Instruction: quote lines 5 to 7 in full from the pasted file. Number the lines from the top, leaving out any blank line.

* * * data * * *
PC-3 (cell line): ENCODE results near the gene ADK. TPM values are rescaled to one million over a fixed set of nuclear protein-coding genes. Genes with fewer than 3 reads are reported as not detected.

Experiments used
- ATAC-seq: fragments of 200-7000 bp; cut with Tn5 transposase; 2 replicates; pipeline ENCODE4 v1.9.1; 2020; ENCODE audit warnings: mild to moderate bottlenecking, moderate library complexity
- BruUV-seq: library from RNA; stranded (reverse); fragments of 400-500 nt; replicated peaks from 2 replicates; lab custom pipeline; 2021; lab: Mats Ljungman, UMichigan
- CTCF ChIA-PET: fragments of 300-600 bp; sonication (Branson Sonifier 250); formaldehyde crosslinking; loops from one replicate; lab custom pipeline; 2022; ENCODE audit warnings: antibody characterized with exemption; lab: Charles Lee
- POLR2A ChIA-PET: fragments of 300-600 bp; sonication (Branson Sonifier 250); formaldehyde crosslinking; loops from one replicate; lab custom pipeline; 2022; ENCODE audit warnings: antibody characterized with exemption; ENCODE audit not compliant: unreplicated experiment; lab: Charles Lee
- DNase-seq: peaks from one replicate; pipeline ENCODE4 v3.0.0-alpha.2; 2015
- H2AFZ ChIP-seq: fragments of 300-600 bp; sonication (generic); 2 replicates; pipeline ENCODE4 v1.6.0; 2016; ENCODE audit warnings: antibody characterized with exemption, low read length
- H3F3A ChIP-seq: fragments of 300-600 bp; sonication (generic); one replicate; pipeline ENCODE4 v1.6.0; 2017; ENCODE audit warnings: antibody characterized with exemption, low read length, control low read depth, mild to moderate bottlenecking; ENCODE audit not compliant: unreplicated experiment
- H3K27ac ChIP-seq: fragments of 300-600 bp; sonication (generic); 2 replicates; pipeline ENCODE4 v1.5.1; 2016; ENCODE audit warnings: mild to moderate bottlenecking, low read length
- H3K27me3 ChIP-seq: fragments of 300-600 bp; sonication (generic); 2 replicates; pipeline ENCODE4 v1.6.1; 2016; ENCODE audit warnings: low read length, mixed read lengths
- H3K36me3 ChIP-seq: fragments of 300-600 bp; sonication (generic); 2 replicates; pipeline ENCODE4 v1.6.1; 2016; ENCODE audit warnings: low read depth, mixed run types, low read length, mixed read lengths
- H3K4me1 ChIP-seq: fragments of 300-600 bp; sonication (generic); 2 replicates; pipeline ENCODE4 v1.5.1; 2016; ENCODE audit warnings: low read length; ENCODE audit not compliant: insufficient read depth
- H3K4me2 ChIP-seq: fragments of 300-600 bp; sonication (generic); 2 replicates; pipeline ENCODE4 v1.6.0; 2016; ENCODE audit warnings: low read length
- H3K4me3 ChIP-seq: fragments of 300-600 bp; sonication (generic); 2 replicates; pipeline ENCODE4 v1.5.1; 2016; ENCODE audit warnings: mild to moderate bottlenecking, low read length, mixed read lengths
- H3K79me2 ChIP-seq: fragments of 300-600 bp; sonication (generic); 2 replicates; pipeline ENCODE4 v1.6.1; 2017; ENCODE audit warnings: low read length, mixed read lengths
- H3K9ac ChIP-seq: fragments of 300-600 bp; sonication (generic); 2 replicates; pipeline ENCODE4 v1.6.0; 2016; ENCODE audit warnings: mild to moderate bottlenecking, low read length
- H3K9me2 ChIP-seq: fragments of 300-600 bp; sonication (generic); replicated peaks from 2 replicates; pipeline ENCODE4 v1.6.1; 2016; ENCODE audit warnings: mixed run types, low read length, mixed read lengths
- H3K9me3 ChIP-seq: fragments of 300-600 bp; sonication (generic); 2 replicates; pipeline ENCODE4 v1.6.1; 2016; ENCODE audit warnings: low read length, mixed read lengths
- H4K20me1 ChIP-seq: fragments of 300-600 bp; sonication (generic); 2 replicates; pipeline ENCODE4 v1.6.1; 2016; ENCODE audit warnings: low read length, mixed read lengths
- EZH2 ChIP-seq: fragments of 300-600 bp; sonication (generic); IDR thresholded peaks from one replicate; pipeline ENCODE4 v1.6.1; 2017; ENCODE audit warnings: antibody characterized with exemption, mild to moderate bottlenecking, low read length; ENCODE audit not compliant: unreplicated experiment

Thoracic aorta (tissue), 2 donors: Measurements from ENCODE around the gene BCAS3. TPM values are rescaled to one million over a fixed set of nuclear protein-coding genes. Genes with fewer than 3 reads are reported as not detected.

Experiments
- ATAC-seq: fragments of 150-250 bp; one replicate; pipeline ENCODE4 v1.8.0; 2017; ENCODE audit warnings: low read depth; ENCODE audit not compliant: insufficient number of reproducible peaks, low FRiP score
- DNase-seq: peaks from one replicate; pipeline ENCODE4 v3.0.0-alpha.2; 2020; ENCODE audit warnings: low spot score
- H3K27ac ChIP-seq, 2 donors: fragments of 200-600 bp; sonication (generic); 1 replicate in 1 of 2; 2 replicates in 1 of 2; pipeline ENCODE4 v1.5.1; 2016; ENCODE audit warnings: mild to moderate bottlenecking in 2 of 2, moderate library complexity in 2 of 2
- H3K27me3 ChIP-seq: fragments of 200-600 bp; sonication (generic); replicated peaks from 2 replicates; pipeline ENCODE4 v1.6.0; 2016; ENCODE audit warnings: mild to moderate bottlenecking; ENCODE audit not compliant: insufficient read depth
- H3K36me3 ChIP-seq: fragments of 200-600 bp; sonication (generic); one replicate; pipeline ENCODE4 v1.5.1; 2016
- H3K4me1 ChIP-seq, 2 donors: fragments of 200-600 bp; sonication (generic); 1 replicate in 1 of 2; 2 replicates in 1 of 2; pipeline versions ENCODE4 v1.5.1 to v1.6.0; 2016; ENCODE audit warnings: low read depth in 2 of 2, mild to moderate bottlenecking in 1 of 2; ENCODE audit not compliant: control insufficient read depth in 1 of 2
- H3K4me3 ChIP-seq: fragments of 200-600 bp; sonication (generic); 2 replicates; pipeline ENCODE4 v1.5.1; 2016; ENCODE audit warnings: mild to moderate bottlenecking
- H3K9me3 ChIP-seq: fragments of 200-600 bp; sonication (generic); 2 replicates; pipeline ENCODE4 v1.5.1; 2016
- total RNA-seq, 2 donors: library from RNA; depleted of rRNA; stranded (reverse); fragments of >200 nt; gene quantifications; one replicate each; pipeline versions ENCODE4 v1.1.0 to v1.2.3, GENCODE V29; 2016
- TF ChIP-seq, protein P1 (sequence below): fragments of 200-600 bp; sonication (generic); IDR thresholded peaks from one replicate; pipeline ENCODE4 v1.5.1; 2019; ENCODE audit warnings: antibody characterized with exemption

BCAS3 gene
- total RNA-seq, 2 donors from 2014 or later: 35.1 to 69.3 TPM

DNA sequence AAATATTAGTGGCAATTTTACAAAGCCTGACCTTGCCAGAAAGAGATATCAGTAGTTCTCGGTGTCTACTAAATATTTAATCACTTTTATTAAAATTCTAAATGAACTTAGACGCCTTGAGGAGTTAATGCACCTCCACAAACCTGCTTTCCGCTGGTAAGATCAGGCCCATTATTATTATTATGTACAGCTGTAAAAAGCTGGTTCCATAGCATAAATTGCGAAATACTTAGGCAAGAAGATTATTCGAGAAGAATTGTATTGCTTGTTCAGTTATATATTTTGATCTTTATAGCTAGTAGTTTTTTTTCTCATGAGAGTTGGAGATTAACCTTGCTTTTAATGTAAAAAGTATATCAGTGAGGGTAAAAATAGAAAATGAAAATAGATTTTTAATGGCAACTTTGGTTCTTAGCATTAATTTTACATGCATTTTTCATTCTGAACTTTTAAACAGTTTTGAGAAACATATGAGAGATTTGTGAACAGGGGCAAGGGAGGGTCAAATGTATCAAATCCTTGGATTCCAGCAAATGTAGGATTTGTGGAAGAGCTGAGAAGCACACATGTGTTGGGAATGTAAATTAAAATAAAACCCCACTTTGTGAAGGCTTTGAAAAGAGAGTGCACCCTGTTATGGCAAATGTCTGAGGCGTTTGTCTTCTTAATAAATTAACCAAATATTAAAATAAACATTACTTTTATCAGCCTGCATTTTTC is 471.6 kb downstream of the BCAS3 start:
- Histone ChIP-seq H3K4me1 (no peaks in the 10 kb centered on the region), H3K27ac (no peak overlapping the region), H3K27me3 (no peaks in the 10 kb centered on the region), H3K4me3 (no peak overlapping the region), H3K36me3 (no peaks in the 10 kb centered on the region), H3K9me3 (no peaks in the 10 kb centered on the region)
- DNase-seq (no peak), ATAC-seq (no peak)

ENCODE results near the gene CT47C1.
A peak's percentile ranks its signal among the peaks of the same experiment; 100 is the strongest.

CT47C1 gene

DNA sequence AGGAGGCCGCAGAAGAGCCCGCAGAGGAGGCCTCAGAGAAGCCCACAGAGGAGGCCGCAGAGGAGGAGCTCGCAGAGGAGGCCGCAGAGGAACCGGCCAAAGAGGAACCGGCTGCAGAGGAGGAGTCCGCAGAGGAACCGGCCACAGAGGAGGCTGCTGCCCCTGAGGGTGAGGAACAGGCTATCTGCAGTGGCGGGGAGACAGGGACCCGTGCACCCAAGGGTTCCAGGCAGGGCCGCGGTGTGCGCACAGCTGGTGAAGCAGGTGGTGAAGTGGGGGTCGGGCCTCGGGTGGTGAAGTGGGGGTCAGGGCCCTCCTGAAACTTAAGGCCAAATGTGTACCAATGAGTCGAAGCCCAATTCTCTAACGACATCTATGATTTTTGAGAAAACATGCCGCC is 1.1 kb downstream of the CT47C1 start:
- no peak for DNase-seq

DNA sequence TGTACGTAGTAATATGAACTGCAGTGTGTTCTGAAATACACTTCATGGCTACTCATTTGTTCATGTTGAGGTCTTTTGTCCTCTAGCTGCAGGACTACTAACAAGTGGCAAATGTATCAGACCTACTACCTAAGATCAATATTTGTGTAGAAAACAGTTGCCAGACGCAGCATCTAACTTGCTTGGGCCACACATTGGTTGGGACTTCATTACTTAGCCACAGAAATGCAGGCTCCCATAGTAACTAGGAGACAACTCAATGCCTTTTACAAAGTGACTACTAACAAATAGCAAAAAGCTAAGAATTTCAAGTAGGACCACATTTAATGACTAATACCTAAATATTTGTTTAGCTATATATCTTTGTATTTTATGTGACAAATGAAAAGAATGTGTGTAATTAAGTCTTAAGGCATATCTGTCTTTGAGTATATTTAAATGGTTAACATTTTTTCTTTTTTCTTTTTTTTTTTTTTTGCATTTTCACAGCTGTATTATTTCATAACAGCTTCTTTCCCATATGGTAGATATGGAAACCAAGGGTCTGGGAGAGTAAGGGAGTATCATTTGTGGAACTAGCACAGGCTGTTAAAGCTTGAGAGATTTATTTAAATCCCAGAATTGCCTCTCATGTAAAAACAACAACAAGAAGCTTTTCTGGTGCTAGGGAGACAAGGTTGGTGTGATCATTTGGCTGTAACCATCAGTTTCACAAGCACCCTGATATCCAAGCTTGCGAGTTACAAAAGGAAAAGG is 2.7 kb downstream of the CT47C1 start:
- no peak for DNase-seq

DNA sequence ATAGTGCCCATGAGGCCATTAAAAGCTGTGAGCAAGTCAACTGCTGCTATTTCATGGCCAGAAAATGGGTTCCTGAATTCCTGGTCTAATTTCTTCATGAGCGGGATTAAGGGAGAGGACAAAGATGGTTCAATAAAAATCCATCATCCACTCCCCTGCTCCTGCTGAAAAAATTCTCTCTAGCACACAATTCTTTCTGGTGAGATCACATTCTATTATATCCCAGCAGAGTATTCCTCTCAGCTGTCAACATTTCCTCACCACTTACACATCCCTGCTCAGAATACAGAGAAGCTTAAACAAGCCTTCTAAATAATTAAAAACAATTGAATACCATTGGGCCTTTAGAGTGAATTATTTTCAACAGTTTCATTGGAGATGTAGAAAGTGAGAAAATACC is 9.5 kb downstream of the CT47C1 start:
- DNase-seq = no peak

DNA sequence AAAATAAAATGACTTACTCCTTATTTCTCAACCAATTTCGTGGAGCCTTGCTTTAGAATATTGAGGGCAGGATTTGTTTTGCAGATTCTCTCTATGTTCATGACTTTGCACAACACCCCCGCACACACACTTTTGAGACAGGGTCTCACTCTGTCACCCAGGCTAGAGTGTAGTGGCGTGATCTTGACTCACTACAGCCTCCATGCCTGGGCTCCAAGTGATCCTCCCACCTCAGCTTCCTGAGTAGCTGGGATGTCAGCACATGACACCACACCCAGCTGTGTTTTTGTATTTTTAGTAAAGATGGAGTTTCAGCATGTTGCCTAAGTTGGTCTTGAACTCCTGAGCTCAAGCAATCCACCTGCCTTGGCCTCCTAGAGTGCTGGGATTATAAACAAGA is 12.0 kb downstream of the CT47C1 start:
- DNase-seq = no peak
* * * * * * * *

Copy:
- CTCF ChIA-PET: fragments of 300-600 bp; sonication (Branson Sonifier 250); formaldehyde crosslinking; loops from one replicate; lab custom pipeline; 2022; ENCODE audit warnings: antibody characterized with exemption; lab: Charles Lee
- POLR2A ChIA-PET: fragments of 300-600 bp; sonication (Branson Sonifier 250); formaldehyde crosslinking; loops from one replicate; lab custom pipeline; 2022; ENCODE audit warnings: antibody characterized with exemption; ENCODE audit not compliant: unreplicated experiment; lab: Charles Lee
- DNase-seq: peaks from one replicate; pipeline ENCODE4 v3.0.0-alpha.2; 2015